The proper use of randomness in games is a serious problem. I’ve written about this before, so I was happy to see other game developers recently raising the same issues as I did, and mostly drawing the same conclusions. But while Craig Stern of Sinister Design writes about board games and what we can learn from them, Jay “Rampant Coyote” Barnson plays devil’s advocate a little — an important counterpoint, as it turns out.
What could I possibly add to this? As it turns out, one of my attempts at making a roguelike actually went far enough that I had to tackle this problem, and surprisingly enough I solved it pretty well. Except I never explained how, and this is a good time for it.
Incidentally, I made a mistake in the aforementioned article: Battle for Wesnoth is not, in fact, completely deterministic. Dice are rolled for attack (but not damage), and possibly other aspects. It’s just that the player’s skill is the dominant factor, to such a degree that I tend to forget there is anything random about the game.
See, I’m not against randomness per se. In fact, I used to be a fan of backgammon, a game famous for its extensive use of dice… and also for how little dice matter. They’re only there to spice things up and provide thrill; no combination of (un)lucky rolls is going to change the outcome of a match.
Part of the reason is that randomness is applied surgically; you don’t just roll dice for everything! Not to decide which checkers to move, and not to decide whether you can hit. Another factor is that for most of the game you can can choose among many potential moves for any given dice roll; the determining factors are under you control!
Similarly, Dungeon Romp only rolls the dice twice for each combat turn: once for attack and once for defense; from then on, it’s modifiers all the way. And that’s not all; I’ve given up some realism so I could have nice bell-curves, by way of a dice pool system. That smooths out what little randomness there is. But it also leads to a problem: someone with three dice in an attribute will always trounce someone with only two.
Wait, what? How does that work? Isn’t there’s a lot of overlap between the 2-12 and 3-18 intervals? Well, yes, but look at this graph:
An average roll of 10 or 11 with 3d6 is an exceptionally good roll with 2d6. Clearly, this system isn’t granular enough.
I could have backed out and taken a different path. Instead, I went forward and added yet another variable: dice size. Which simply means that a bigger character will roll dice with more faces for the same attribute values. This is by no means original: Tri-Stat dX has different dice sizes per attribute. Talk about fine-grained!
That gave me considerable leeway to balance probabilities. For example, 3d8 have almost the same range and average roll as 4d6, but the latter can hit the high notes more easily, and are more consistent to boot:
My use of attributes also contributes to this.
First, Agility is rolled for both attack and defense, and modifiers are applied, from weapon and armor respectively. (More asymmetry would have been interesting, but I couldn’t justify it.) If the attacker’s modified roll is higher, then they hit.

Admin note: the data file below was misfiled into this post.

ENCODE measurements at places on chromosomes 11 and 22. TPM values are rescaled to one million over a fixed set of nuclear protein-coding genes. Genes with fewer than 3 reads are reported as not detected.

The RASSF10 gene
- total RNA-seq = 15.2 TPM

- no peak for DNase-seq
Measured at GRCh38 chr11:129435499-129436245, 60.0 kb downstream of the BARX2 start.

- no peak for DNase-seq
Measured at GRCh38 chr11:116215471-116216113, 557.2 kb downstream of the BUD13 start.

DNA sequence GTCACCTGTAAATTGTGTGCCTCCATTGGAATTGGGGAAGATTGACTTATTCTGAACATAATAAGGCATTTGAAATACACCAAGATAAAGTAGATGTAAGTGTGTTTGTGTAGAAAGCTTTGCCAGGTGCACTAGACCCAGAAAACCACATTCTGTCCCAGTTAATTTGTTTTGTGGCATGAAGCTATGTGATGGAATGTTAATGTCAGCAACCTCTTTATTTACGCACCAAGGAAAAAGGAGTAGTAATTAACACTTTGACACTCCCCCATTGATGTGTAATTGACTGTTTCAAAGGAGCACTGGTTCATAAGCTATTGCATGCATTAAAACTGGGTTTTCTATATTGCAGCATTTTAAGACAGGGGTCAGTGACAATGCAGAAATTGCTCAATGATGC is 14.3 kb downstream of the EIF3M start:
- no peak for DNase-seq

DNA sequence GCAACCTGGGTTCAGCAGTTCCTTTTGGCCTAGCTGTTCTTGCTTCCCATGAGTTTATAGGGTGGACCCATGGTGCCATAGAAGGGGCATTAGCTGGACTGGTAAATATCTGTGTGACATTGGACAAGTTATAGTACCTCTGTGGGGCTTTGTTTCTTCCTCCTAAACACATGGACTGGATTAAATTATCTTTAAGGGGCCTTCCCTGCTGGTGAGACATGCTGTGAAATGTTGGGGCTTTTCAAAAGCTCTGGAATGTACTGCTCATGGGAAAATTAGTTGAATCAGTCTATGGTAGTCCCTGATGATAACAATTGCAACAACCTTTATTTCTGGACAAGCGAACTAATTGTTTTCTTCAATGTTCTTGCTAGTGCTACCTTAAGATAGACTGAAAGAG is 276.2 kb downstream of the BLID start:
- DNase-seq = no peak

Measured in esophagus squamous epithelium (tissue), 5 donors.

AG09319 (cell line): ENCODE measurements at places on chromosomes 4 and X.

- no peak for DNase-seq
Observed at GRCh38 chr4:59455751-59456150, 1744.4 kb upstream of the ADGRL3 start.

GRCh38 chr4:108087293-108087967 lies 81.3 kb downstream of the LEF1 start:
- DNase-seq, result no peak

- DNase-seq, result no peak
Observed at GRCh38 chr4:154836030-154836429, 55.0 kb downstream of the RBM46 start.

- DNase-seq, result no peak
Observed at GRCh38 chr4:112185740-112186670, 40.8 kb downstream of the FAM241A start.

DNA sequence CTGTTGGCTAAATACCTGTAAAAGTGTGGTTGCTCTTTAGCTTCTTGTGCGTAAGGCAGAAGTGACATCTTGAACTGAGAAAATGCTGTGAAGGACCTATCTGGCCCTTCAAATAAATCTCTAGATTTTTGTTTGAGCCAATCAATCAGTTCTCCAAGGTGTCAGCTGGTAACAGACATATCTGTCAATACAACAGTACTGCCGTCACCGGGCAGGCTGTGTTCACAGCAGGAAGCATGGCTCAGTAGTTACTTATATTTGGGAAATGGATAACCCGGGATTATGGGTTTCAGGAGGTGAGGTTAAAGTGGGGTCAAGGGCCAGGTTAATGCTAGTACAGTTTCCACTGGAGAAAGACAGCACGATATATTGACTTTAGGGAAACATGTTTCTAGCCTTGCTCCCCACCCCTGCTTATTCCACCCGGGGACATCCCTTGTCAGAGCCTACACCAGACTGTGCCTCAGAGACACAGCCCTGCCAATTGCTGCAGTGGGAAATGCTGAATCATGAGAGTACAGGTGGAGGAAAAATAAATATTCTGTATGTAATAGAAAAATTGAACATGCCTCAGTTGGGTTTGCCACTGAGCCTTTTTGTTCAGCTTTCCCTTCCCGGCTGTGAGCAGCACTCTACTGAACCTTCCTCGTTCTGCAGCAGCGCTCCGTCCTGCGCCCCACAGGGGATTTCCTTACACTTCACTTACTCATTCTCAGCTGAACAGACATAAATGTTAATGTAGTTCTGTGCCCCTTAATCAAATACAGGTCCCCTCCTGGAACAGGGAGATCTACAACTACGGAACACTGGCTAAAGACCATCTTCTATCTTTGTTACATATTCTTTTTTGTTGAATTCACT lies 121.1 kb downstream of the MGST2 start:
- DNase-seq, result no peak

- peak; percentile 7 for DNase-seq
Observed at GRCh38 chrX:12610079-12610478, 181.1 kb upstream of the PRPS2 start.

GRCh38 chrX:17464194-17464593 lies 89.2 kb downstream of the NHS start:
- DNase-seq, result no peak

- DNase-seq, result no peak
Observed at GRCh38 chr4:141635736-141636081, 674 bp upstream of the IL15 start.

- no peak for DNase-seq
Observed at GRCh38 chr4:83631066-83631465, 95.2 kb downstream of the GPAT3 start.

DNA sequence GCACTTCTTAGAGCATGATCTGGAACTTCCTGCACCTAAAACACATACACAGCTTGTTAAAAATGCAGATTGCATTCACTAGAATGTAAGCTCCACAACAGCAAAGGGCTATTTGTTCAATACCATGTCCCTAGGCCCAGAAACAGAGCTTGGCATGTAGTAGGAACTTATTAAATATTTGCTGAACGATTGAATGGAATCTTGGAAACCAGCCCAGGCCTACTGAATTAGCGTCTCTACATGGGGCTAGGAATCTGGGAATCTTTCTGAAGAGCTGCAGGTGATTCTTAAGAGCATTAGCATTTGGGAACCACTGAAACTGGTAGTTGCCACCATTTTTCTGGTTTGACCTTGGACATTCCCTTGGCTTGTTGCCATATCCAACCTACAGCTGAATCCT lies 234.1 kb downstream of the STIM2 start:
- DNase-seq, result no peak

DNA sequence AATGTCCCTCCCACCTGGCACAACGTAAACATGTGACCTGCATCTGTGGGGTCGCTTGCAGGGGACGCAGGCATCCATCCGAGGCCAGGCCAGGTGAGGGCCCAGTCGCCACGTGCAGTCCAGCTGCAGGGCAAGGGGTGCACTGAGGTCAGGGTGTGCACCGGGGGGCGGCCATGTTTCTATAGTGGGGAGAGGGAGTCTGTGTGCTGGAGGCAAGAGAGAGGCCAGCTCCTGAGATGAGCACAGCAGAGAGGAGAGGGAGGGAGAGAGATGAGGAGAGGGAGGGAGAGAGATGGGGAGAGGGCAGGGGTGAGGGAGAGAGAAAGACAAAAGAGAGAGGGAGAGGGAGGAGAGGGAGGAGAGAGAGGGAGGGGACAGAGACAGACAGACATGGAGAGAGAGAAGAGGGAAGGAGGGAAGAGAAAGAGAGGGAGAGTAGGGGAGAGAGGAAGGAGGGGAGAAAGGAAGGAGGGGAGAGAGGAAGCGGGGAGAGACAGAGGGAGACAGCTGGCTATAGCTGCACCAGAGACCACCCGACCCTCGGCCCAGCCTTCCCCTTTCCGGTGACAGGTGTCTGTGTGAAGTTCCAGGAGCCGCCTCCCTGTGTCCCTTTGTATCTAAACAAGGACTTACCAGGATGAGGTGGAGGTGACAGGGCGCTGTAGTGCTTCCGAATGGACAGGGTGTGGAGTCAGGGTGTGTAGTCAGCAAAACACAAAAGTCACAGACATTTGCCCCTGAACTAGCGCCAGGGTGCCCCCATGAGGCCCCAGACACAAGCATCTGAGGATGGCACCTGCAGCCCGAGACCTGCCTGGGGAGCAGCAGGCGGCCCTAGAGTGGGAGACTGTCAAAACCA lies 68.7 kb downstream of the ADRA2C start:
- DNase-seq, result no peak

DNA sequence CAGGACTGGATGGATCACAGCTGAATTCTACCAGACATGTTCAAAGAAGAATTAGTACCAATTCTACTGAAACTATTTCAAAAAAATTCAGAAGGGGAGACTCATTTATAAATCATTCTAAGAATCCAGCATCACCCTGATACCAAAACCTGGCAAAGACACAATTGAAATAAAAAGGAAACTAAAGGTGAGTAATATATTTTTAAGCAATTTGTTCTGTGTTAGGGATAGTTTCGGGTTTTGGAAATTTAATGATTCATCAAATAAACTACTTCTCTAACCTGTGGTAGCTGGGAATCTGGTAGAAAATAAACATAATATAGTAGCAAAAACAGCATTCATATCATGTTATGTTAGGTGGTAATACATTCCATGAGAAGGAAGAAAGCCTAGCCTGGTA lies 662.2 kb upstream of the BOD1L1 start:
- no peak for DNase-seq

At this point, I did something no other system does to my knowledge: base damage is the margin of success! This makes a lot of sense: when you shoot at a target, damage depends not on how hard you’ve squeezed the trigger, but on where you hit — in other words, how well you’ve aimed above the bare minimum needed to hit at all. Sure, in melee physical strength makes a difference. Which is why the Muscle score is compared between the opponents, and the difference used as a bonus to damage — or a penalty, if the defender is stronger. Naturally, relevant weapon and armor bonuses are applied here as well. And yes, that means it’s possible to hit and not do any real damage — another element of realism.
To complete the picture, Stamina is used to determine how much you can take. But you won’t find any “1d4 hitpoints” silliness here; it’s a straight multiplication between the attribute and the character’s dice size.
There are two other attributes, Speed and Perception. The former determines how fast you can act (moving, attacking, whatever), while the latter influences how far you can see. I wanted to integrate them better with the rest, but couldn’t think of any good ways yet.
It was all a big improvisation to be honest, but it came out better than I expected. Now I can make a variety of interesting monsters: “glass cannons” that hit hard but also go down easily; dumb resilient brutes that can’t fight but are almost impossible to kill; weak, fast monsters who deliver a flurry of tiny attacks, and so on.
I’m also happy about the resulting balance between chance and strategy. While your average fight is fairly predictable, it is possible for a monster to get lucky. That still shouldn’t be fatal… if you’re fully healed. That means gamblers should be able to endulge in risk taking to some degree, while cautious players can rest assured that smart play will keep them safe.
As a post-scriptum, you may have noticed I keep talking about dice. Indeed, even though Dungeon Romp is a computer game, the ruleset is designed in terms of dice, and the game uses real-world dice sizes throughout. It’s not that I plan to make a tabletop version. Rather, I wanted to keep my design grounded in physical reality. With computers, it’s all too easy to make things overly abstract.
Until next time, design smartly.
(Charts created with LibreOffice.)
Good randomness, bad randomness by Felix Pleșoianu is licensed under a Creative Commons Attribution-ShareAlike 3.0 Unported License.